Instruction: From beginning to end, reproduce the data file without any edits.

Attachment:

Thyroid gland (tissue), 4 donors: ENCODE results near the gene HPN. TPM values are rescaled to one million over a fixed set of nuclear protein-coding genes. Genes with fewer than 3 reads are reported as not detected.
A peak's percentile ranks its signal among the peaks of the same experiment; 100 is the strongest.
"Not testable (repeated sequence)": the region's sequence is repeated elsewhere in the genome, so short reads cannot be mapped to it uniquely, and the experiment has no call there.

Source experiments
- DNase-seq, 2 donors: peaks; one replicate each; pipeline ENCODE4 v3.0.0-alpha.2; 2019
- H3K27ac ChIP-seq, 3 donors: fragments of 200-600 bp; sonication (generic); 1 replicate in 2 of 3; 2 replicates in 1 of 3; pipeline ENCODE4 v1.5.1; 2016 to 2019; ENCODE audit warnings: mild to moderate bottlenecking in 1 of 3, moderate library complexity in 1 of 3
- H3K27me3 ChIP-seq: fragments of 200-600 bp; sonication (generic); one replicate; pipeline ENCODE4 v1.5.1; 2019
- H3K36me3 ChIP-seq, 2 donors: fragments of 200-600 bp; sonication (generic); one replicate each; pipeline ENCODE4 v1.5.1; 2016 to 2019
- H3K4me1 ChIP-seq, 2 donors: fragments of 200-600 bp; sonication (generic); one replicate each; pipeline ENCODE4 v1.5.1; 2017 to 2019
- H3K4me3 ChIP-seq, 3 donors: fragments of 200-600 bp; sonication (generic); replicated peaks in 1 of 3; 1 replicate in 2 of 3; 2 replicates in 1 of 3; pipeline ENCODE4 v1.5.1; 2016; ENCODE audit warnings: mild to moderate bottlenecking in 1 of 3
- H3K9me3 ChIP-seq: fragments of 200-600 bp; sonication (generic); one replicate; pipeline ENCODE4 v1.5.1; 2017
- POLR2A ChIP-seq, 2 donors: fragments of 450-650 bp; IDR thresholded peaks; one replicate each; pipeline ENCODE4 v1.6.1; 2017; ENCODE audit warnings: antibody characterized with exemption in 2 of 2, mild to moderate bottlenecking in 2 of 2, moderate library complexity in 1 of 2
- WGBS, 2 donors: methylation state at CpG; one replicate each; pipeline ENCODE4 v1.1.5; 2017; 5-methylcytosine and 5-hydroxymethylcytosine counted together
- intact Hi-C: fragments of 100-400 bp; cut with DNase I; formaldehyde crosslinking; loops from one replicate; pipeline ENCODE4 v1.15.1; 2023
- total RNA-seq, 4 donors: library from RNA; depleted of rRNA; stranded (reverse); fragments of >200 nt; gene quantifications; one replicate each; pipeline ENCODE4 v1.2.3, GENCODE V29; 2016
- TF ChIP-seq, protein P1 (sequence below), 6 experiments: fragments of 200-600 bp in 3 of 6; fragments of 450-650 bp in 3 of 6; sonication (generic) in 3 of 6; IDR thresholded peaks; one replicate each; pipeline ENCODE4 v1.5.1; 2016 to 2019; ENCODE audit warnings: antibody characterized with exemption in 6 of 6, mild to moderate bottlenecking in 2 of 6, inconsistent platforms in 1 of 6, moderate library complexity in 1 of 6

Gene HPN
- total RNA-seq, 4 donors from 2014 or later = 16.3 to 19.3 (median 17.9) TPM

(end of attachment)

Thyroid gland (tissue), 4 donors: ENCODE results near the gene HPN. TPM values are rescaled to one million over a fixed set of nuclear protein-coding genes. Genes with fewer than 3 reads are reported as not detected.
A peak's percentile ranks its signal among the peaks of the same experiment; 100 is the strongest.
"Not testable (repeated sequence)": the region's sequence is repeated elsewhere in the genome, so short reads cannot be mapped to it uniquely, and the experiment has no call there.

Source experiments
- DNase-seq, 2 donors: peaks; one replicate each; pipeline ENCODE4 v3.0.0-alpha.2; 2019
- H3K27ac ChIP-seq, 3 donors: fragments of 200-600 bp; sonication (generic); 1 replicate in 2 of 3; 2 replicates in 1 of 3; pipeline ENCODE4 v1.5.1; 2016 to 2019; ENCODE audit warnings: mild to moderate bottlenecking in 1 of 3, moderate library complexity in 1 of 3
- H3K27me3 ChIP-seq: fragments of 200-600 bp; sonication (generic); one replicate; pipeline ENCODE4 v1.5.1; 2019
- H3K36me3 ChIP-seq, 2 donors: fragments of 200-600 bp; sonication (generic); one replicate each; pipeline ENCODE4 v1.5.1; 2016 to 2019
- H3K4me1 ChIP-seq, 2 donors: fragments of 200-600 bp; sonication (generic); one replicate each; pipeline ENCODE4 v1.5.1; 2017 to 2019
- H3K4me3 ChIP-seq, 3 donors: fragments of 200-600 bp; sonication (generic); replicated peaks in 1 of 3; 1 replicate in 2 of 3; 2 replicates in 1 of 3; pipeline ENCODE4 v1.5.1; 2016; ENCODE audit warnings: mild to moderate bottlenecking in 1 of 3
- H3K9me3 ChIP-seq: fragments of 200-600 bp; sonication (generic); one replicate; pipeline ENCODE4 v1.5.1; 2017
- POLR2A ChIP-seq, 2 donors: fragments of 450-650 bp; IDR thresholded peaks; one replicate each; pipeline ENCODE4 v1.6.1; 2017; ENCODE audit warnings: antibody characterized with exemption in 2 of 2, mild to moderate bottlenecking in 2 of 2, moderate library complexity in 1 of 2
- WGBS, 2 donors: methylation state at CpG; one replicate each; pipeline ENCODE4 v1.1.5; 2017; 5-methylcytosine and 5-hydroxymethylcytosine counted together
- intact Hi-C: fragments of 100-400 bp; cut with DNase I; formaldehyde crosslinking; loops from one replicate; pipeline ENCODE4 v1.15.1; 2023
- total RNA-seq, 4 donors: library from RNA; depleted of rRNA; stranded (reverse); fragments of >200 nt; gene quantifications; one replicate each; pipeline ENCODE4 v1.2.3, GENCODE V29; 2016
- TF ChIP-seq, protein P1 (sequence below), 6 experiments: fragments of 200-600 bp in 3 of 6; fragments of 450-650 bp in 3 of 6; sonication (generic) in 3 of 6; IDR thresholded peaks; one replicate each; pipeline ENCODE4 v1.5.1; 2016 to 2019; ENCODE audit warnings: antibody characterized with exemption in 6 of 6, mild to moderate bottlenecking in 2 of 6, inconsistent platforms in 1 of 6, moderate library complexity in 1 of 6

Gene HPN
- total RNA-seq, 4 donors from 2014 or later = 16.3 to 19.3 (median 17.9) TPM